A long line of District residents on Monday called on D.C. Council members to redirect police funds to other programs, taking a sentiment expressed during more than two weeks of demonstrations over the killing of George Floyd directly to lawmakers.

Calling it a “movement, not a moment” and warning, as one man did, “either listen to us, or we vote you out,” speakers at a public hearing on the D.C. police budget said that past efforts to change law enforcement have failed, and that policing has made them less safe, not more.

The specter of Floyd’s killing in police custody in Minneapolis and the “defund the police” mantra recited by demonstrators and written onto streets across the country turned what once would have been a routine budget discussion into a referendum on policing in the nation’s capital.

More than 500 people signed up for Monday’s D.C. police budget hearing conducted online by council member Charles Allen (D-Ward 6). An additional 15,000 people submitted statements by phone, email and video, which Allen’s office said skew in favor of cutting funds to police. Just 22 residents testified at last year’s police budget hearing.

Danielle Geong said she has relatives who are police officers but nevertheless asked lawmakers “to abolish the MPD.” She said, “The only way to stop police violence is stop policing.”

Only a handful of the roughly 90 people who testified over six hours supported the police force, saying gun crime and homicides continue to rise.

William Leibner, who supported some of the ideas about alternative ways to fight crime, also said the city still needs short-term solutions to stop shootings. If anything, he said, the police department would need more money as it undergoes change.

“Crime was an issue” before the demonstrations, Leibner said, “is an issue today and will be an issue tomorrow.”

Police Chief Peter Newsham defended his department’s budget and 3,800-member force at a separate hearing last week, warning that underfunded police agencies are less accountable and have less money for training and programs that teach de-escalation, recognizing implicit bias and cultural sensitivity. The result, he said, could make issues of excessive force even worse.

But Allen, who chairs the council’s Committee on Public Safety and the Judiciary, signaled his thoughts that day, telling ­Newsham “there needs to be a significant rebalancing of how we use our public dollars to support and improve communities of black and brown residents away from policing and toward programs better suited for social challenges.”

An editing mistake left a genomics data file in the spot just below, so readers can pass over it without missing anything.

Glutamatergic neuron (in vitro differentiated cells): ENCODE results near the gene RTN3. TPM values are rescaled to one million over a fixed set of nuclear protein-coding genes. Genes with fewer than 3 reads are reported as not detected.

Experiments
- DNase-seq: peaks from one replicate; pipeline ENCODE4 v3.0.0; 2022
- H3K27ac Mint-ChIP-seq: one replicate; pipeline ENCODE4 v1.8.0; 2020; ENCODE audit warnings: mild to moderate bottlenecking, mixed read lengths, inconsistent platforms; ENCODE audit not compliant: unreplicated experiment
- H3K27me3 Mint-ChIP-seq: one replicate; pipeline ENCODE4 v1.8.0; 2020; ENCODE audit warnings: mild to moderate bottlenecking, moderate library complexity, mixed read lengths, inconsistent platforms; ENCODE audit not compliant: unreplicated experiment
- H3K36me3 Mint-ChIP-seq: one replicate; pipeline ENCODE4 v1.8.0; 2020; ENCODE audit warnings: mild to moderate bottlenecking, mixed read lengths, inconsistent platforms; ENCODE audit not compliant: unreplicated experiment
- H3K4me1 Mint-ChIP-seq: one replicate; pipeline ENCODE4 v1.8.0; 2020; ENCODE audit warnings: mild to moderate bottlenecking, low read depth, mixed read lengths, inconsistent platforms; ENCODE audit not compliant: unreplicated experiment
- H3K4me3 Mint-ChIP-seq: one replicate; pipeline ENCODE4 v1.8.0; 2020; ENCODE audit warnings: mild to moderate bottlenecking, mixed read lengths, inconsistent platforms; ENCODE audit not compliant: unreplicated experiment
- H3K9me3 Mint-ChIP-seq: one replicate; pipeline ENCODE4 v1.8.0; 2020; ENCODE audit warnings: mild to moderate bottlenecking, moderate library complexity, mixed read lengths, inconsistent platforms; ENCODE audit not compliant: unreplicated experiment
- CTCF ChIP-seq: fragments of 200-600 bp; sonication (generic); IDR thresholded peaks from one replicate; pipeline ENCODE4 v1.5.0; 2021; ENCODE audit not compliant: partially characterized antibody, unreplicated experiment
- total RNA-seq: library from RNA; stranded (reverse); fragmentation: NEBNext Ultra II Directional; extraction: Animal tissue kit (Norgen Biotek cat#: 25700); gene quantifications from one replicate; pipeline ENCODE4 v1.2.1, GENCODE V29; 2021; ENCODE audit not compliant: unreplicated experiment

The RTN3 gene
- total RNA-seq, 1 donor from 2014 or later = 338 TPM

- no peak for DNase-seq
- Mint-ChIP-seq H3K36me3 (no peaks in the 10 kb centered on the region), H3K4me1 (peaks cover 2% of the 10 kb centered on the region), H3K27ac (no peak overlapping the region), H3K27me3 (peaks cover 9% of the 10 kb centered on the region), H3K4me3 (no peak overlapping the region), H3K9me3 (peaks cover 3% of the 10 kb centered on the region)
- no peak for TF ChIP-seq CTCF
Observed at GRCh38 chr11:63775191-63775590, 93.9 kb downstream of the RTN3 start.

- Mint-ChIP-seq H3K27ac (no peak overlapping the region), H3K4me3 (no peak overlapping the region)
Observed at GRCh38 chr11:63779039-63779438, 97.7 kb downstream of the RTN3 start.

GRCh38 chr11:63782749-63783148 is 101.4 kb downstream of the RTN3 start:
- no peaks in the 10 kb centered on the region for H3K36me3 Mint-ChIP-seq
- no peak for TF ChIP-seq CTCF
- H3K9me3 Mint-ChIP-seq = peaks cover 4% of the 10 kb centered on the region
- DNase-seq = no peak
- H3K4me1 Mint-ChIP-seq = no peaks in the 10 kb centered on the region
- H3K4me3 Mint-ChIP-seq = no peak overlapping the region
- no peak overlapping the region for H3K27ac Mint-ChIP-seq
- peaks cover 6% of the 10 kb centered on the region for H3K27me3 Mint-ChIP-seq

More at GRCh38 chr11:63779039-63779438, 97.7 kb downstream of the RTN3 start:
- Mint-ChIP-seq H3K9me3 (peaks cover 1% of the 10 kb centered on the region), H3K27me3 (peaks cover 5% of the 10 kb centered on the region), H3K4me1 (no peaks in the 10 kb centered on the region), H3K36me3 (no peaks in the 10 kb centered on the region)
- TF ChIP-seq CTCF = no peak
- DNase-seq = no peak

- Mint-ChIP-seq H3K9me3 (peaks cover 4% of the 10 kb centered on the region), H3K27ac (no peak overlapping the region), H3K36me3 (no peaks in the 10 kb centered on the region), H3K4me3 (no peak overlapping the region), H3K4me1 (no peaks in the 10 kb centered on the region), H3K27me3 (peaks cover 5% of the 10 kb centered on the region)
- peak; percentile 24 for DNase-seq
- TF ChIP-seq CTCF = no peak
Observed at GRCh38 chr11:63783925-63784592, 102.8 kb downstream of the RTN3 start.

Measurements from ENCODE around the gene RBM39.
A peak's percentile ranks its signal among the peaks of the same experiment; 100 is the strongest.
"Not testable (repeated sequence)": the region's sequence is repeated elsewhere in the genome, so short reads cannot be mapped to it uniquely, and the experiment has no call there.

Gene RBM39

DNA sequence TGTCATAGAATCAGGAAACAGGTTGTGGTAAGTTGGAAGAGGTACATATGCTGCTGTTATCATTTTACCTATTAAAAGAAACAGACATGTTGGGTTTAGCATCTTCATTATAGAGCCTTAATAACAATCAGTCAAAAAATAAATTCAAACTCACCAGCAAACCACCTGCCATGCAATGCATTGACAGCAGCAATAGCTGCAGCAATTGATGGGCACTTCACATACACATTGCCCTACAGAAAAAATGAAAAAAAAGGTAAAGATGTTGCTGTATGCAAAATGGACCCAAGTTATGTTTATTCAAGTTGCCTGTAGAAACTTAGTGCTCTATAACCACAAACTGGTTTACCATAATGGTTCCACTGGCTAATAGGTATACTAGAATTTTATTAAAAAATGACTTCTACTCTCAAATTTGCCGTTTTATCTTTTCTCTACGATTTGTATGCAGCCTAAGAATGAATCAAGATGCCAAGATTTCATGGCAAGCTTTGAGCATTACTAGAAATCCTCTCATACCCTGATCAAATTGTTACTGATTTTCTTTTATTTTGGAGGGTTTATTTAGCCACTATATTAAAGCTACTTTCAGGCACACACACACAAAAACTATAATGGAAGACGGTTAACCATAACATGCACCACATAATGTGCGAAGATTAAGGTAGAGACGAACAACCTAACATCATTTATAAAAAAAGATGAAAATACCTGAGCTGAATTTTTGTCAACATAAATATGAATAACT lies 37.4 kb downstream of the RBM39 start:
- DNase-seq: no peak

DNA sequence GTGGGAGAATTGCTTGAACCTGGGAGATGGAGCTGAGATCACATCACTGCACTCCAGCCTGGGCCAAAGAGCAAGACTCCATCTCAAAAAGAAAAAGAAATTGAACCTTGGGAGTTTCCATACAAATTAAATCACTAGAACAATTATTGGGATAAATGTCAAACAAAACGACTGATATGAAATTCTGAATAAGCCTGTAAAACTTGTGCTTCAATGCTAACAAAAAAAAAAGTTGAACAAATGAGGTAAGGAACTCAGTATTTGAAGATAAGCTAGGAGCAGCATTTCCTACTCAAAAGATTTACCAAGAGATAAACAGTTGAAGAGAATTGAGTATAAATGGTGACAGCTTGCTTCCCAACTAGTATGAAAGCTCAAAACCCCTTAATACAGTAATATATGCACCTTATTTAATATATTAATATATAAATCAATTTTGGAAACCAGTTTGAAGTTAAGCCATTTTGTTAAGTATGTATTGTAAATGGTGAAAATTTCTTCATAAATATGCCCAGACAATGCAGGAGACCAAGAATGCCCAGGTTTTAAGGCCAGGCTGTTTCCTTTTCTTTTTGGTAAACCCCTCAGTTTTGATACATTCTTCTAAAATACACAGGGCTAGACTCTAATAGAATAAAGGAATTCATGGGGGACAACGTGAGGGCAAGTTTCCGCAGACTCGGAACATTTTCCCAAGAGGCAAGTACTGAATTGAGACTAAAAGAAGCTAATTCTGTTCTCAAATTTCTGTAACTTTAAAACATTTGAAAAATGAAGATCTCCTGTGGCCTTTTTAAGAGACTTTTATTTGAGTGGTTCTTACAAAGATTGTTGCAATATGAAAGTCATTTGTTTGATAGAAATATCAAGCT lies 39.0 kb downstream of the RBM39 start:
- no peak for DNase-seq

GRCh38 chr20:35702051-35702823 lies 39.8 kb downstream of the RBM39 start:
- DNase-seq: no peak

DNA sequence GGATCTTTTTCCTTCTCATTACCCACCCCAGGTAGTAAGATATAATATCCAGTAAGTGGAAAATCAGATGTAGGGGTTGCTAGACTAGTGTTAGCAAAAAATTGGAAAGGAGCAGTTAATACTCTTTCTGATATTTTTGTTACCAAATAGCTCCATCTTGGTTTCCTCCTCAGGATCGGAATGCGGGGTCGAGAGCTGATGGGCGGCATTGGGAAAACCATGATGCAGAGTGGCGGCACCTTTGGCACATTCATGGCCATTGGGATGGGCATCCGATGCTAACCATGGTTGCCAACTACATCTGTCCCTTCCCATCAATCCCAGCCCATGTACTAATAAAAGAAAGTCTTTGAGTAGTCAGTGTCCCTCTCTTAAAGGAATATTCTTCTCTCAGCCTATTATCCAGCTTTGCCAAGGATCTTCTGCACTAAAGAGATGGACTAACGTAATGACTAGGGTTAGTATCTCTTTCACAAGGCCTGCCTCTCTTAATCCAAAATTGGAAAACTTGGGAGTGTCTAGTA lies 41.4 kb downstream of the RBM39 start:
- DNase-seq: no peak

Just how Allen plans to navigate this issue will be known June 25, when he is to put forward any changes he wants to the police department’s proposed half-billion-dollar budget. If they get through his committee, the budget goes to the Committee of the Whole and is reviewed and tweaked by the council chairman. The budget then needs two votes by the council to approve.

In an interview, Newsham said 91 percent of his budget goes to salary and benefits, leaving few places other than personnel to make large cuts. The chief warned that “to all of a sudden dramatically reduce the number of officers in our city without a plan of how we’re going to handle the calls for service and the violence is a little scary for me.”

The police department’s current budget is $515 million, but that does not include $25 million spent for contractual pay raises for officers. The proposed budget for fiscal 2021 is $533 million. Factoring in the $25 million, the department has less money to spend in the fiscal year than in the past fiscal year.

Newsham said the proposed budget — before any changes from Allen — will shed about 60 officers from the force, through attrition. He said deeper cuts could lead to a longer hiring freeze and an even smaller department. The economic impact from the novel coronavirus has already forced D.C. police to freeze hiring for six months, beginning in October.

Monday’s hearing came days after the council unanimously passed emergency legislation to expand civilian oversight, to make it easier to fire officers and for the public to see body camera videos when officers use significant force. Newsham told council members last week that the department has undergone 20 years of reform, turning around an agency that in the 1990s led the nation in shootings by officers. He said he felt lawmakers had forgotten that history and had “abandoned” his officers.